Long-Term Usage of Modern Signal Processing by Listeners With Severe or Profound Hearing Loss: A Retrospective Survey Purpose To investigate the long-term benefit of multichannel wide dynamic range compression (WDRC) alone and in combination with directional microphones and noise reduction/speech enhancement for listeners with severe or profound hearing loss. Method At the conclusion of a research project, 39 participants with severe or profound hearing loss ... Research Article
Research Article  |   December 01, 2008
Long-Term Usage of Modern Signal Processing by Listeners With Severe or Profound Hearing Loss: A Retrospective Survey
 
Author Affiliations & Notes
  • Gitte Keidser
    National Acoustic Laboratories, Chatswood, Australia
  • David Hartley
    National Acoustic Laboratories, Chatswood, Australia
  • Lyndal Carter
    National Acoustic Laboratories, Chatswood, Australia
  • Contact author: Gitte Keidser, National Acoustic Laboratories, 126 Greville Street, Chatswood, NSW 2067, Australia. E-mail: gitte.keidser@nal.gov.au.
Article Information
Hearing Disorders / Research Issues, Methods & Evidence-Based Practice / Research and Technology / Research Articles
Research Article   |   December 01, 2008
Long-Term Usage of Modern Signal Processing by Listeners With Severe or Profound Hearing Loss: A Retrospective Survey
American Journal of Audiology, December 2008, Vol. 17, 136-146. doi:10.1044/1059-0889(2008/07-0012)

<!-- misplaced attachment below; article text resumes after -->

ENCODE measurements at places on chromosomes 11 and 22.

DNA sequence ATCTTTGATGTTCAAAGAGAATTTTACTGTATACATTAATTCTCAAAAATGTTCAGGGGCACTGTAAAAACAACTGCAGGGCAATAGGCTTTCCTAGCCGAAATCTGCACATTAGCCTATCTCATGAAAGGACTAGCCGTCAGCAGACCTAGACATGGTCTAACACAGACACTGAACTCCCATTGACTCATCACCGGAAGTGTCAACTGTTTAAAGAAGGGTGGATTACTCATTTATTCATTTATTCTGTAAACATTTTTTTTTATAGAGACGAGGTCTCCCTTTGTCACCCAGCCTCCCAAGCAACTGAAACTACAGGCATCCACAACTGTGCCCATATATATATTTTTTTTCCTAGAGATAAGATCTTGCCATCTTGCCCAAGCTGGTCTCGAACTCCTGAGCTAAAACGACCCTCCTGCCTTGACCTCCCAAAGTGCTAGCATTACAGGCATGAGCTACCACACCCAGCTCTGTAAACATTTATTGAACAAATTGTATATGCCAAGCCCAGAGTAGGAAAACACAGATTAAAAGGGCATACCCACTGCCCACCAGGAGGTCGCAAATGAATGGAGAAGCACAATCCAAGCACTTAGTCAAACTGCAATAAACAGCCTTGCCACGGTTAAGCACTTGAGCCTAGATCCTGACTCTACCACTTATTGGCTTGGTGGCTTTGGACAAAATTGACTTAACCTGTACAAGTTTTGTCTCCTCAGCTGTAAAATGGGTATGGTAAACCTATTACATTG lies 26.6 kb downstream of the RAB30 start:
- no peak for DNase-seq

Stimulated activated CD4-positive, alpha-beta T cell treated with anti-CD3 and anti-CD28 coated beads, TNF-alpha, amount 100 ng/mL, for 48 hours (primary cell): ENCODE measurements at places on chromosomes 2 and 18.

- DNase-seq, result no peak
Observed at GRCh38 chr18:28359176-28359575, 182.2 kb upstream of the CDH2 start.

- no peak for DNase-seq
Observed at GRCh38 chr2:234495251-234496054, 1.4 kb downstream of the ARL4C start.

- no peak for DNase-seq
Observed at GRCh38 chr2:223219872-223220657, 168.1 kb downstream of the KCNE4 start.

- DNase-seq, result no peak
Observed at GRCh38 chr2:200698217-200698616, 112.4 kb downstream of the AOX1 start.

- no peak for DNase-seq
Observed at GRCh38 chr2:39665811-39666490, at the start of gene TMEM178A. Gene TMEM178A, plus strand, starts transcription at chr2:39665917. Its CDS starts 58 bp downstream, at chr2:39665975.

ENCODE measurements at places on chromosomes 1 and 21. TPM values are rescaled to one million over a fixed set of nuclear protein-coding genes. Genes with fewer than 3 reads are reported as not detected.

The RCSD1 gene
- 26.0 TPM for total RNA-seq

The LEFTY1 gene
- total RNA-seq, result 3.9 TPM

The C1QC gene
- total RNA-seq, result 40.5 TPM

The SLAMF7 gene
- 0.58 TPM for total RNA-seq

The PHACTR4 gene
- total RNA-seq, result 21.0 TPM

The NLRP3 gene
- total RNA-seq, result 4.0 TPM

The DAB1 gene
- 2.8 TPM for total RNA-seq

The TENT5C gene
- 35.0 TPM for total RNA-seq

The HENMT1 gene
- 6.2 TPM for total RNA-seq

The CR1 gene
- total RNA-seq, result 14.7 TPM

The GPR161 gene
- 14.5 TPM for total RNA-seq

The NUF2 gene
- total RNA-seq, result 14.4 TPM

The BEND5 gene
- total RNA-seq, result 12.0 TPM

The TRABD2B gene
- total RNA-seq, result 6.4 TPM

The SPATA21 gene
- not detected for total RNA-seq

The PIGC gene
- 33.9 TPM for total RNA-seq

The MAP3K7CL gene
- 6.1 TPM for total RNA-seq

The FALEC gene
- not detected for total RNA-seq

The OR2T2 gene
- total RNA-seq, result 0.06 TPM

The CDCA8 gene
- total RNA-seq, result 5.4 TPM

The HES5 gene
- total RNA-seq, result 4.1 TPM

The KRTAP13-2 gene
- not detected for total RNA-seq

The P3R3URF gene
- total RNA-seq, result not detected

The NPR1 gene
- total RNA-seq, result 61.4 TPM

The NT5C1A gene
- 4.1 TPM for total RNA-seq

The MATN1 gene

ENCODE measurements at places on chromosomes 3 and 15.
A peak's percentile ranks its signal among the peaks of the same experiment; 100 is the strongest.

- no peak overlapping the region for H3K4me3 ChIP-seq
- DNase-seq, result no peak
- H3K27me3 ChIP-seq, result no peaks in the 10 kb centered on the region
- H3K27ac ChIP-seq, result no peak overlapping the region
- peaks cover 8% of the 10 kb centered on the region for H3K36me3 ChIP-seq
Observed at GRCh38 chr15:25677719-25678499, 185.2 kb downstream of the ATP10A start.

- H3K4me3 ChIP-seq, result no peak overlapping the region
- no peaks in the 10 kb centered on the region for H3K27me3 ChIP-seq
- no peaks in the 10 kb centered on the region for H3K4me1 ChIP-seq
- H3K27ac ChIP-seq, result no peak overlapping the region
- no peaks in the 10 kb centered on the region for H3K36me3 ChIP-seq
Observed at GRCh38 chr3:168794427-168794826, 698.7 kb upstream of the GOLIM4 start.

History: Received March 29, 2007 , Revised September 17, 2007 , Accepted July 30, 2008
 
American Journal of Audiology, December 2008, Vol. 17, 136-146. doi:10.1044/1059-0889(2008/07-0012)
History: Received March 29, 2007; Revised September 17, 2007; Accepted July 30, 2008
Web of Science® Times Cited: 2

Purpose To investigate the long-term benefit of multichannel wide dynamic range compression (WDRC) alone and in combination with directional microphones and noise reduction/speech enhancement for listeners with severe or profound hearing loss.

Method At the conclusion of a research project, 39 participants with severe or profound hearing loss were fitted with WDRC in one program and WDRC with directional microphones and speech enhancement enabled in a 2nd program. More than 2 years after the 1st participants exited the project, a retrospective survey was conducted to determine the participants' use of, and satisfaction with, the 2 programs.

Results From the 30 returned questionnaires, it seems that WDRC is used with a high degree of satisfaction in general everyday listening situations. The reported benefit from the addition of a directional microphone and speech enhancement for listening in noisy environments was lower and varied among the users. This variable was significantly correlated with how much the program was used.

Conclusions The less frequent and more varied use of the program with directional microphones and speech enhancement activated in combination suggests that these features may be best offered in a 2nd listening program for listeners with severe or profound hearing loss.

Acknowledgments
We thank GN ReSound, who partly sponsored the original project and who made it possible for the many study participants to retain the test devices and hence to try out modern technology in their own environments over the long term. We are also grateful to the many hearing impaired listeners who took the time to participate in the survey reported in this article. Finally, we would like to thank Harvey Dillon for valuable comments on a first draft of this article.
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